• More and more I realise that studying abroad is a completely unique experience that cannot be replicated. When you study abroad, you’re with a large group of your peers who are your age, going through the same chapter in life. There’s a lot of things you learn in a very specific environment that’s a bit of a bubble; for a semester or a year you’re free to live out your life a little bolder than you usually would and there’s a lot of self-discovery. Working abroad doesn’t quite have that same care-free feel, as you’ve got quite structured responsibilities and a far more structured schedule. If you didn’t want to go to class one day or put off doing an essay until the night before it was due, you could get by. It’s not so much the same as work, where deadlines are strict and tasks need to be completed without much leeway. That being said, it was lovely to feel a bit more “grown-up” as a working adult in Scotland; I had the absolute time of my life when I studied abroad in Glasgow, but being able to navigate a working and social life on my own time and dime in Edinburgh showed me how capable I was in carving out a life for myself in a city 5000 miles away from home.

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What was the transition home like after your job here?

  • Unsurprisingly for me, it was difficult at first. Have I mentioned yet just how much I love Scotland? It broke my heart when I needed to leave Glasgow, and I very much felt the same way when it was time for me to say goodbye to Edinburgh. I wasn’t as sad this time around though, because now I know that it is entirely possible to return and spend more time in Scotland; you just have to want it enough and work hard to find a way to do it. It’s been almost six months since my time in Edinburgh ended, and while I still think of it every day, it’s with happiness instead. Scotland hasn’t seen the last of me just yet, and I’ll be back before anyone knows it!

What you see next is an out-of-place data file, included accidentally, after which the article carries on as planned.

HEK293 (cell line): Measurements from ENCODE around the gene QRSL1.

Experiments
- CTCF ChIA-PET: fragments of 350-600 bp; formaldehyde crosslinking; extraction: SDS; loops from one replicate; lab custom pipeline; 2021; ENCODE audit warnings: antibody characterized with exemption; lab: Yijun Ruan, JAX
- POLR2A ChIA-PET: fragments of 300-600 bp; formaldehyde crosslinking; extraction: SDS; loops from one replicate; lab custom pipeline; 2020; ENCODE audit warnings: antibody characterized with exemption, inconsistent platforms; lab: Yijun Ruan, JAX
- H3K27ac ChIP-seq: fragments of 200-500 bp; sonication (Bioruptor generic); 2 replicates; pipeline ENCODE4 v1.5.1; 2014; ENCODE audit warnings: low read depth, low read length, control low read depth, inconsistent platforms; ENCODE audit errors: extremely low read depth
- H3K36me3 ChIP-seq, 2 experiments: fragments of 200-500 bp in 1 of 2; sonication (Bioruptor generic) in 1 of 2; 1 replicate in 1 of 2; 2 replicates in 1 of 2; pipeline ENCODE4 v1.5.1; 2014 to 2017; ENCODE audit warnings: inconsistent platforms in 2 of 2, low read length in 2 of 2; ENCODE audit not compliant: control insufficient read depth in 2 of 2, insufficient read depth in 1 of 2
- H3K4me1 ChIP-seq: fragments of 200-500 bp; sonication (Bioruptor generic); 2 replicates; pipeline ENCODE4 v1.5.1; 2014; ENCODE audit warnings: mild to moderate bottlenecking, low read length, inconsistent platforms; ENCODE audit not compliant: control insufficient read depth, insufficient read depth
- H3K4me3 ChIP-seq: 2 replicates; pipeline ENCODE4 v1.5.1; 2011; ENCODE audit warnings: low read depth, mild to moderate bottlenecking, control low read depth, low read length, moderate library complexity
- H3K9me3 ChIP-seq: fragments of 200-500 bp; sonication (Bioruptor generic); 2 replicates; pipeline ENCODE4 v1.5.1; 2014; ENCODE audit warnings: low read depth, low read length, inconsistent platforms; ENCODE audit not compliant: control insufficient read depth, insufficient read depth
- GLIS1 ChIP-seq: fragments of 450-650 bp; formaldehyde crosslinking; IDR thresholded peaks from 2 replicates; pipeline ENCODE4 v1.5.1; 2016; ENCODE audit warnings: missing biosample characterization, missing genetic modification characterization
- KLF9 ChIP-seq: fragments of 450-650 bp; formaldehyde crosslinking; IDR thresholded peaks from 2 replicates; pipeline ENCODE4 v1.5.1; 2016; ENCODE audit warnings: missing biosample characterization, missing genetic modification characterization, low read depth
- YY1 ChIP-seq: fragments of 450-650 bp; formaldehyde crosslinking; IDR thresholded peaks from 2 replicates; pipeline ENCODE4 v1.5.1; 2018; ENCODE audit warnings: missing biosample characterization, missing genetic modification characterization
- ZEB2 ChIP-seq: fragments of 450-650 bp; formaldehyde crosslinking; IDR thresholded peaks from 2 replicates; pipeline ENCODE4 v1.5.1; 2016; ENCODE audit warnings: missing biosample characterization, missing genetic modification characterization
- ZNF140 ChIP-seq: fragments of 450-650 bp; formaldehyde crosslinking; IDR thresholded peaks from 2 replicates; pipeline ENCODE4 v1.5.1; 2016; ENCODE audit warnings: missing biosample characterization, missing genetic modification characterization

What are you doing now?

  • When I got back, I immediately got a job as a beauty adviser at a department store just because I don’t like sitting at home twiddling my thumbs and I wanted to integrate myself back into life in California as quickly as possible. Currently there are a few things in the pipeline happening for me in terms of my career, but I don’t want to jinx anything! I’ll tell you when/if they become reality.

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Do you have any words of advice for future applicants?

  • Let your passion for your study abroad experience shine through in your cover letter and your interview. The point of this internship is to have someone on the staff who has been through the exact experience as the incoming students and can provide reassurance, advice, and a friendly ear along with kick-butt social media skills. Hilary had mentioned that she was extremely glad to see I had applied the second time around, because it showed just how passionate I was about the position and about Scotland even despite the initial setback, so throw all your insecurities and uncertainties into the trash when you apply. You’re part of a very special group of people who had a life-changing experience, and that alone is enough to qualify you for this internship.